Typically, there are two formulas that can be used;

EBITDA = Net Profit + Interest + Taxes + Depreciation + Amortization

EBITDA = Operating Income + Depreciation + Amortization

Is it better to value a company based in Enterprise Value or a Multiple of EBITDA?

If the goal is to compare companies within the same sector, using a multiple of EBITDA can be quick and effective. It allows for comparisons free from distortions caused by different capital structures and non-operating factors.

If you’re considering an acquisition, EV is more appropriate because it gives you the total cost of acquiring the company, including taking over its debt. For investors, looking at EV in conjunction with EBITDA multiples provides a clear picture. This combined approach helps in understanding not just what the company earns operationally (EBITDA) but also the total value of the company in the marketplace (EV).

Policy Limit vs Policy aggregate:

The policy limit is how much the insurance could pay out for one single claim.

The policy aggregate is how much the insurance could pay out over the entire life of the policy. If you have a limit of $10mil and an aggregate of $100mil, you could have 10 claims of $10mil, but if you had a single claim of $15mil, the policy would remain capped at $10mil for that single claim.

Discovery Period:

The discovery period refers to a specified time frame after the policy’s initial term during which the insured can still report claims for breaches that occurred during the policy term but were only discovered after it ended. For example you could have a policy period of 2 years but a discovery period of 5 additional years. As you will see from the below, in terms of notifications, most come in the first 2 years, with not may after 3.

When to notify a potential claim?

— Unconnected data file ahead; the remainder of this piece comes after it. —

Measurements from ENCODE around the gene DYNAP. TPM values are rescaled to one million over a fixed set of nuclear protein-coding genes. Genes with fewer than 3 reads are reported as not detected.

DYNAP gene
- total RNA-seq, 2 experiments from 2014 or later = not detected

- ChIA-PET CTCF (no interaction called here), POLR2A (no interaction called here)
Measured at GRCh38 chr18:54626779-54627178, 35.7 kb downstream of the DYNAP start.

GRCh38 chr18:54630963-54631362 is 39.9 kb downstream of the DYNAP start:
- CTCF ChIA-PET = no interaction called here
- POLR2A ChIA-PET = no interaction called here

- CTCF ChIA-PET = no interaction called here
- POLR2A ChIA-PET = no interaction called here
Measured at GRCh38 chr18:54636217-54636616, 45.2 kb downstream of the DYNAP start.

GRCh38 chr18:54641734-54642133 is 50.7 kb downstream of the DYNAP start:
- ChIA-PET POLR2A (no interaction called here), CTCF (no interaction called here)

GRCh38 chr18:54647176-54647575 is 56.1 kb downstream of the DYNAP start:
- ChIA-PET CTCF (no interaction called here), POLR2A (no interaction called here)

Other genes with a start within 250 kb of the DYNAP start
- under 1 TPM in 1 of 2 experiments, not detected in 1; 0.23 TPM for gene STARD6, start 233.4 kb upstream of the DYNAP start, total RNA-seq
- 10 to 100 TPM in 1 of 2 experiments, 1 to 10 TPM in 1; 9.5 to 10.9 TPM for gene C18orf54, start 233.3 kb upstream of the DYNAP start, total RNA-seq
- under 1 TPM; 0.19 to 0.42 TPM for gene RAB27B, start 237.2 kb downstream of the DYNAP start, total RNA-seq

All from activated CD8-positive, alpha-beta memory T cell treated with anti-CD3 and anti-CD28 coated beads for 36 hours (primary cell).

As soon as possible, even if you have minimal information, as it “locks in” the loss at that date.

What is a Data Room:

A vendor data room, also commonly referred to as a seller data room in the context of mergers and acquisitions (M&A), is a centralized repository where a seller organizes and stores critical documents related to the business being sold. This digital or physical space allows potential buyers to review pertinent business information efficiently during the due diligence process.

Key Features of a Vendor Data Room:

  1. Confidentiality: Access to the data room is strictly controlled and monitored to ensure that only authorized parties can view the sensitive documents.
  2. Organization: Documents are usually well-organized into categories such as legal, financial, operational, and human resources, making it easier for due diligence teams to find the information they need.
  3. Security: In digital data rooms, advanced security measures are in place to protect the data, including encryption, secure login procedures, and the ability to track who accesses what information and when.
  4. Efficiency: By centralizing information, a vendor data room speeds up the due diligence process, allowing potential buyers to access all necessary documents in one place without the need for multiple information requests.

The purpose of a vendor data room is to provide transparency, build trust between the seller and potential buyers, and facilitate a smoother transaction by ensuring that all parties have access to the same comprehensive set of data.

Information Memorandum:

An Information Memorandum (IM) is a comprehensive document typically prepared by a company or its advisors primarily for use in private sales and financing transactions, including mergers and acquisitions. This document provides potential buyers, investors, or lenders with detailed information about the business to assist them in making an informed decision regarding an investment or purchase.


In the context of business and finance, an “exit” refers to a strategy or event through which an investor or business owner aims to sell their stake in a company to realize a profit or limit losses.


An earnout is a contractual provision in a business acquisition agreement where additional payment is made to the sellers, contingent upon the acquired business achieving certain predefined financial goals or milestones post-acquisition. This payment is typically tied to the future performance of the business, such as reaching specific revenue targets or profitability metrics, and is used to align the interests of the buyer and seller, potentially bridging the gap between differing valuations during negotiations. This would not protect the sellers from market downturns or other factors outside of their control, so can be a risky strategy for the sellers.